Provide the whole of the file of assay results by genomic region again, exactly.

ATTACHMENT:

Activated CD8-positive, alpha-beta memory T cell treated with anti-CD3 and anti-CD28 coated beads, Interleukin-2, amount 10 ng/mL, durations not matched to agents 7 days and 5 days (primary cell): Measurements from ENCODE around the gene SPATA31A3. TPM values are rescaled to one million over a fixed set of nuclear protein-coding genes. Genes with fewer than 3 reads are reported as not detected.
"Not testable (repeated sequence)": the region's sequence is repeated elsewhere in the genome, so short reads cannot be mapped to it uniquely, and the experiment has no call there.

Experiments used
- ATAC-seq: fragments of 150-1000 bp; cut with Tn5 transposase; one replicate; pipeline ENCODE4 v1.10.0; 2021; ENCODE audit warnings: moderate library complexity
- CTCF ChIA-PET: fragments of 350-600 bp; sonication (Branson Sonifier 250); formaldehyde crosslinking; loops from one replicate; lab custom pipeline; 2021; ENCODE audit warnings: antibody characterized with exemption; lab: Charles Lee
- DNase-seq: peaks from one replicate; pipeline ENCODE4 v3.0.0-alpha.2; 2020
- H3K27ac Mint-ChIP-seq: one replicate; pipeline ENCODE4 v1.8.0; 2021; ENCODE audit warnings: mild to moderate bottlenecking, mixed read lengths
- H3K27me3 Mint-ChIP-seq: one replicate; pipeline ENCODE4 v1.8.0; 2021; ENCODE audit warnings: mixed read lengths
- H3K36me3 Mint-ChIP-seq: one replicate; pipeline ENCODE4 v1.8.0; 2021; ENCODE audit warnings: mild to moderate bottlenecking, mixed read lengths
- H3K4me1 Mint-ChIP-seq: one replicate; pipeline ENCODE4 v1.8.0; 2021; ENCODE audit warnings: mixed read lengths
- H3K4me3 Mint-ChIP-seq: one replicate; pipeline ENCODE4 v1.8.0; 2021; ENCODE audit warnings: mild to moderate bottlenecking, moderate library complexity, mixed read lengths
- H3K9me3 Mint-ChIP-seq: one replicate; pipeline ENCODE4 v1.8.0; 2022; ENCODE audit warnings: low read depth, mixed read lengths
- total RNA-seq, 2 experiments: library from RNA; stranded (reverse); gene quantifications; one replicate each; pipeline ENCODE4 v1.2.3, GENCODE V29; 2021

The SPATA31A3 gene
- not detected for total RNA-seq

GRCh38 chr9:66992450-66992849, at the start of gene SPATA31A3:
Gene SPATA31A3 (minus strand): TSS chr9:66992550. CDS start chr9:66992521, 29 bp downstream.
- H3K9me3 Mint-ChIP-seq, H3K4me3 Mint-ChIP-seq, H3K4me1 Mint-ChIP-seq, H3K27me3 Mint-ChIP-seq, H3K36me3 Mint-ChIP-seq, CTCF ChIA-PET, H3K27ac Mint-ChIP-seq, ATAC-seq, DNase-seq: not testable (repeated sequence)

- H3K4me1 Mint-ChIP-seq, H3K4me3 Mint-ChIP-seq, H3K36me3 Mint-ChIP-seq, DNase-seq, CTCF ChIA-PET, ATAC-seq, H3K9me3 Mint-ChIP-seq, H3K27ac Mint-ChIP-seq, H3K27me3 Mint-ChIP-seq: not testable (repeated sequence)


Activated CD8-positive, alpha-beta memory T cell treated with anti-CD3 and anti-CD28 coated beads, Interleukin-2, amount 10 ng/mL, durations not matched to agents 7 days and 5 days (primary cell): Measurements from ENCODE around the gene SPATA31A3. TPM values are rescaled to one million over a fixed set of nuclear protein-coding genes. Genes with fewer than 3 reads are reported as not detected.
"Not testable (repeated sequence)": the region's sequence is repeated elsewhere in the genome, so short reads cannot be mapped to it uniquely, and the experiment has no call there.

Experiments used
- ATAC-seq: fragments of 150-1000 bp; cut with Tn5 transposase; one replicate; pipeline ENCODE4 v1.10.0; 2021; ENCODE audit warnings: moderate library complexity
- CTCF ChIA-PET: fragments of 350-600 bp; sonication (Branson Sonifier 250); formaldehyde crosslinking; loops from one replicate; lab custom pipeline; 2021; ENCODE audit warnings: antibody characterized with exemption; lab: Charles Lee
- DNase-seq: peaks from one replicate; pipeline ENCODE4 v3.0.0-alpha.2; 2020
- H3K27ac Mint-ChIP-seq: one replicate; pipeline ENCODE4 v1.8.0; 2021; ENCODE audit warnings: mild to moderate bottlenecking, mixed read lengths
- H3K27me3 Mint-ChIP-seq: one replicate; pipeline ENCODE4 v1.8.0; 2021; ENCODE audit warnings: mixed read lengths
- H3K36me3 Mint-ChIP-seq: one replicate; pipeline ENCODE4 v1.8.0; 2021; ENCODE audit warnings: mild to moderate bottlenecking, mixed read lengths
- H3K4me1 Mint-ChIP-seq: one replicate; pipeline ENCODE4 v1.8.0; 2021; ENCODE audit warnings: mixed read lengths
- H3K4me3 Mint-ChIP-seq: one replicate; pipeline ENCODE4 v1.8.0; 2021; ENCODE audit warnings: mild to moderate bottlenecking, moderate library complexity, mixed read lengths
- H3K9me3 Mint-ChIP-seq: one replicate; pipeline ENCODE4 v1.8.0; 2022; ENCODE audit warnings: low read depth, mixed read lengths
- total RNA-seq, 2 experiments: library from RNA; stranded (reverse); gene quantifications; one replicate each; pipeline ENCODE4 v1.2.3, GENCODE V29; 2021

The SPATA31A3 gene
- not detected for total RNA-seq

GRCh38 chr9:66992450-66992849, at the start of gene SPATA31A3:
Gene SPATA31A3 (minus strand): TSS chr9:66992550. CDS start chr9:66992521, 29 bp downstream.
- H3K9me3 Mint-ChIP-seq, H3K4me3 Mint-ChIP-seq, H3K4me1 Mint-ChIP-seq, H3K27me3 Mint-ChIP-seq, H3K36me3 Mint-ChIP-seq, CTCF ChIA-PET, H3K27ac Mint-ChIP-seq, ATAC-seq, DNase-seq: not testable (repeated sequence)

- H3K4me1 Mint-ChIP-seq, H3K4me3 Mint-ChIP-seq, H3K36me3 Mint-ChIP-seq, DNase-seq, CTCF ChIA-PET, ATAC-seq, H3K9me3 Mint-ChIP-seq, H3K27ac Mint-ChIP-seq, H3K27me3 Mint-ChIP-seq: not testable (repeated sequence)